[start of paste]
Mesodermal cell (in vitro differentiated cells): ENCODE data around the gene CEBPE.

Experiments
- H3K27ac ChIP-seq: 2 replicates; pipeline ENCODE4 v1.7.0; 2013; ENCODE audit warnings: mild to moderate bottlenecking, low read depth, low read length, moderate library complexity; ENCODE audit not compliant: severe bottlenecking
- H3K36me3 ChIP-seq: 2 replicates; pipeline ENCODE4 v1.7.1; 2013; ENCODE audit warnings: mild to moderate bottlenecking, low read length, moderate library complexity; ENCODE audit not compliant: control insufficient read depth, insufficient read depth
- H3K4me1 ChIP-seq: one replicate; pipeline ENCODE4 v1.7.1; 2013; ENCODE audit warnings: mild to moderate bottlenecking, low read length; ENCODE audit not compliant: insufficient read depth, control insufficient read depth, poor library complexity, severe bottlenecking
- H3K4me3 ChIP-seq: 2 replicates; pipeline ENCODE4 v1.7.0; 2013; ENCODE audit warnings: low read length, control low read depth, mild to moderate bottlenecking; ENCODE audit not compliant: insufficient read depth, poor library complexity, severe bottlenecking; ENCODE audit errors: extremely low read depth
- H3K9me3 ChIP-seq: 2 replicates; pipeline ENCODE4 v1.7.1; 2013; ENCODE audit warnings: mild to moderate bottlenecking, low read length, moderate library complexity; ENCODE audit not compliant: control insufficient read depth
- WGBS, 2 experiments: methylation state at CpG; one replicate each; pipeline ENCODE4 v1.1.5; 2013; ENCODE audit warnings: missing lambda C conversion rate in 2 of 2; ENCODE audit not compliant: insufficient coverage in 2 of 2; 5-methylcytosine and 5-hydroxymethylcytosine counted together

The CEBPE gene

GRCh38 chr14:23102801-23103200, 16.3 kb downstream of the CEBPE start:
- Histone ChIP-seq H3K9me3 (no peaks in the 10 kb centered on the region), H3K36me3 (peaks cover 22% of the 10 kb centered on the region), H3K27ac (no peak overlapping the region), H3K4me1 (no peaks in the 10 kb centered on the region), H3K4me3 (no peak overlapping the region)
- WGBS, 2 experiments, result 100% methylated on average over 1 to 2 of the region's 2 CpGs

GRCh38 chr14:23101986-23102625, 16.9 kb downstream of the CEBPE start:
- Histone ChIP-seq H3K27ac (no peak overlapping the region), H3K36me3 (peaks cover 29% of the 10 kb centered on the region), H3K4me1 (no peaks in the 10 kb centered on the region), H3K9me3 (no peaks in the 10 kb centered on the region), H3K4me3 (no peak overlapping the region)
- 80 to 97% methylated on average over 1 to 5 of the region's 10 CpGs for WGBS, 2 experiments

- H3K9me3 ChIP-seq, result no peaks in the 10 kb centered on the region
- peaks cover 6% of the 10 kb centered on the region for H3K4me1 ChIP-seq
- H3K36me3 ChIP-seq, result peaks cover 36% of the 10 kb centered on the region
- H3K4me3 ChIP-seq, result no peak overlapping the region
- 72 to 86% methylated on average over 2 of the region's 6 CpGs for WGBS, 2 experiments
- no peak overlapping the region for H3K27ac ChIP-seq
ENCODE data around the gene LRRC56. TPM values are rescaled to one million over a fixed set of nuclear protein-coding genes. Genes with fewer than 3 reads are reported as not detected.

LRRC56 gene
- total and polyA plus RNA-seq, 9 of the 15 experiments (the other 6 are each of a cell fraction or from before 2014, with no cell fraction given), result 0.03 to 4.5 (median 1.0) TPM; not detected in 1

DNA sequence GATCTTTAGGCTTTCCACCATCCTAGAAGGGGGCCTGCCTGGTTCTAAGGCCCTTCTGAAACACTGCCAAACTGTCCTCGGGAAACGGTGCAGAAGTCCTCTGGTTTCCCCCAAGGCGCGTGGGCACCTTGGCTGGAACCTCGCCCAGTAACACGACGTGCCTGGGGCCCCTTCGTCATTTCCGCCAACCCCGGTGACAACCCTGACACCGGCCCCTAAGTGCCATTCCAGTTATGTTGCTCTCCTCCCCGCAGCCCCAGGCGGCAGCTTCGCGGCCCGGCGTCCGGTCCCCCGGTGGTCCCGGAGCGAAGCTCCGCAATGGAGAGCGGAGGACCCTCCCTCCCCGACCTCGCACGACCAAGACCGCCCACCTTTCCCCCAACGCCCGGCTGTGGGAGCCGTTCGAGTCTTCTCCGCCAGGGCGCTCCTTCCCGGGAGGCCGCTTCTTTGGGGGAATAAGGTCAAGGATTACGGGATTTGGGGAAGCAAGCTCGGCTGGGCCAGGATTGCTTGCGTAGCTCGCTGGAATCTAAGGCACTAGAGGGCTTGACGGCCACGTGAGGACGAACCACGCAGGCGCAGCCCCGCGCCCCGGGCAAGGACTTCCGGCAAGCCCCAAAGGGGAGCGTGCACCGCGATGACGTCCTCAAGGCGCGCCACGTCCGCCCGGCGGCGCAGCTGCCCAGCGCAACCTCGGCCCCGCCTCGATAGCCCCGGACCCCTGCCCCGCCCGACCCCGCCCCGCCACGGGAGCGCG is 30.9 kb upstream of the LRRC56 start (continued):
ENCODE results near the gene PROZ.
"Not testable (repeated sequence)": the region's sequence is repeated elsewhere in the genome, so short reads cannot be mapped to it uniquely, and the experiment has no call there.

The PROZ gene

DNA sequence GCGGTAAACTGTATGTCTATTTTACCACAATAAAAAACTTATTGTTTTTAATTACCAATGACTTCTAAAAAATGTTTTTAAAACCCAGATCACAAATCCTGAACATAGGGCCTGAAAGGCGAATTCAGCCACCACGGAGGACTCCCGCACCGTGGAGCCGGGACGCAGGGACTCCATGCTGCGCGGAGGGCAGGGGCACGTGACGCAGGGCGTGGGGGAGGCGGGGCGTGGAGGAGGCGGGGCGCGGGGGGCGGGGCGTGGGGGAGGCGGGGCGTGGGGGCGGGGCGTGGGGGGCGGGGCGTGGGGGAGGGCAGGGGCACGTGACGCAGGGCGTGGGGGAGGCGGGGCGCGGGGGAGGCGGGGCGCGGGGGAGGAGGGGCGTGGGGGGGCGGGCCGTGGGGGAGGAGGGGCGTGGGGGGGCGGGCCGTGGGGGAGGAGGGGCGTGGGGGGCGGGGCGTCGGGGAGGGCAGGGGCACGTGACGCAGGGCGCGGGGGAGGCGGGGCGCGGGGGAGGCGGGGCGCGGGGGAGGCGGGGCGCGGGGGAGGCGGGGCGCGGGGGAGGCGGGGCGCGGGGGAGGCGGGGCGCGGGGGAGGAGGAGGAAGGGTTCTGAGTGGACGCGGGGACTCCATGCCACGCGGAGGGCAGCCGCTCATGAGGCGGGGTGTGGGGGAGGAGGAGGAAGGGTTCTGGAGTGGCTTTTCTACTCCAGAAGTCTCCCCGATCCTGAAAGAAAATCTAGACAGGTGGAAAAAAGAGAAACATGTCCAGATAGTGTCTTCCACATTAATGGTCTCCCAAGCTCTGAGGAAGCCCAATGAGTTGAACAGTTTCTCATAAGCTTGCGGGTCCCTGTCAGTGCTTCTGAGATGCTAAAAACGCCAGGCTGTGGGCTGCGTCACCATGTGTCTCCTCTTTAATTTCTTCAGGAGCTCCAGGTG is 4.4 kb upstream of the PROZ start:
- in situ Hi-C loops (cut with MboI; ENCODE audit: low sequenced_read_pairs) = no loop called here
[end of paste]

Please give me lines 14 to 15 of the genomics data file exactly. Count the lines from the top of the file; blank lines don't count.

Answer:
- Histone ChIP-seq H3K27ac (no peak overlapping the region), H3K36me3 (peaks cover 29% of the 10 kb centered on the region), H3K4me1 (no peaks in the 10 kb centered on the region), H3K9me3 (no peaks in the 10 kb centered on the region), H3K4me3 (no peak overlapping the region)
- 80 to 97% methylated on average over 1 to 5 of the region's 10 CpGs for WGBS, 2 experiments